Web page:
Progress in Understanding and Treating SCN2A-Mediated Disorders

Stephan J. Sanders*, Arthur J. Campbell, Jeffrey R. Cottrell, Rikke S. Moller, Florence F. Wagner, Angie L. Auldridge, Raphael A. Bernier, William A. Catterall, Wendy K. Chung, James R. Empfield, Alfred L. George, Joerg F. Hipp, Omar Khwaja, Evangelos Kiskinis, Dennis Lal, Dheeraj Malhotra, John J. Millichap, Thomas S. Otis, Steven Petrou, Geoffrey PittLeah F. Schust, Cora M. Taylor, Jennifer Tjernagel, John E. Spiro, Kevin J. Bender

*Corresponding author for this work

Research output: Contribution to journalReview articlepeer-review

172 Scopus citations


Advances in gene discovery for neurodevelopmental disorders have identified SCN2A dysfunction as a leading cause of infantile seizures, autism spectrum disorder, and intellectual disability. SCN2A encodes the neuronal sodium channel NaV1.2. Functional assays demonstrate strong correlation between genotype and phenotype. This insight can help guide therapeutic decisions and raises the possibility that ligands that selectively enhance or diminish channel function may improve symptoms. The well-defined function of sodium channels makes SCN2A an important test case for investigating the neurobiology of neurodevelopmental disorders more generally. Here, we discuss the progress made, through the concerted efforts of a diverse group of academic and industry scientists as well as policy advocates, in understanding and treating SCN2A-related disorders.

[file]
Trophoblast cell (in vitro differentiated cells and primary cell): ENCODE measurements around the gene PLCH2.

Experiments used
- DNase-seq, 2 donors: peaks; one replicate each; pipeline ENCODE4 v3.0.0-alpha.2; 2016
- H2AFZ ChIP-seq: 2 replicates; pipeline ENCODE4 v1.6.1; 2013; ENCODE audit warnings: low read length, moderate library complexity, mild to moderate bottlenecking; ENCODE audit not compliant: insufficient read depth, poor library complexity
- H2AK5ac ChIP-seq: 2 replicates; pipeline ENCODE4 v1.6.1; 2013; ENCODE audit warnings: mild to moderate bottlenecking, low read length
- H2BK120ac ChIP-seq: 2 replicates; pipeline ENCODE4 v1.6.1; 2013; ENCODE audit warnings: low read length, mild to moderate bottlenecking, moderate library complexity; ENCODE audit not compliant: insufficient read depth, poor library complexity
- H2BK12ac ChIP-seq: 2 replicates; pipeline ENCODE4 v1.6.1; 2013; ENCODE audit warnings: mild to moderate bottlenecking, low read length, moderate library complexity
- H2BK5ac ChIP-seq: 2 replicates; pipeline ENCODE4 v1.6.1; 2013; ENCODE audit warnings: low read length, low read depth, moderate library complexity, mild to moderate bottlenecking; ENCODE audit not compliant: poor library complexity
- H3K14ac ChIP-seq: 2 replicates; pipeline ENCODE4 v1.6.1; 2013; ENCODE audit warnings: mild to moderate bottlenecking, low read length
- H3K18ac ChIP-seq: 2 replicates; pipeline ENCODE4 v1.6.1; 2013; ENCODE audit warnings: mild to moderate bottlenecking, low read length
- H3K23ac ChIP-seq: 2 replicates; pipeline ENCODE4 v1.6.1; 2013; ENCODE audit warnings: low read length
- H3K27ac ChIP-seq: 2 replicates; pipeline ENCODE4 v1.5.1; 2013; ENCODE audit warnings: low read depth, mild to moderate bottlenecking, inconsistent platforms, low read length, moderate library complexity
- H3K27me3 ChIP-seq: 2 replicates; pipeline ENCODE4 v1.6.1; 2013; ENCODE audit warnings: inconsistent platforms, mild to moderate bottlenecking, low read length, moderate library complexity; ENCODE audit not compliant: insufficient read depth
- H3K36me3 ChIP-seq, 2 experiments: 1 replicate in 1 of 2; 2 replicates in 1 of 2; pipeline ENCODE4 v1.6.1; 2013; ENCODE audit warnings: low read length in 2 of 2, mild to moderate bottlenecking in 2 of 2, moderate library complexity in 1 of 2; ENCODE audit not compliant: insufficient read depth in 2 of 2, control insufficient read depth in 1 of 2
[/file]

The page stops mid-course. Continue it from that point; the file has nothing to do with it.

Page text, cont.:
Original languageEnglish (US)
Pages (from-to)442-456
Number of pages15
JournalTrends in Neurosciences
Issue number7
StatePublished - Jul 2018


  • Na1.2
  • autism spectrum disorder
  • developmental delay
  • epilepsy
  • intellectual disability
  • neurodevelopment
  • neurodevelopmental disorder
  • sodium channel

ASJC Scopus subject areas

  • General Neuroscience


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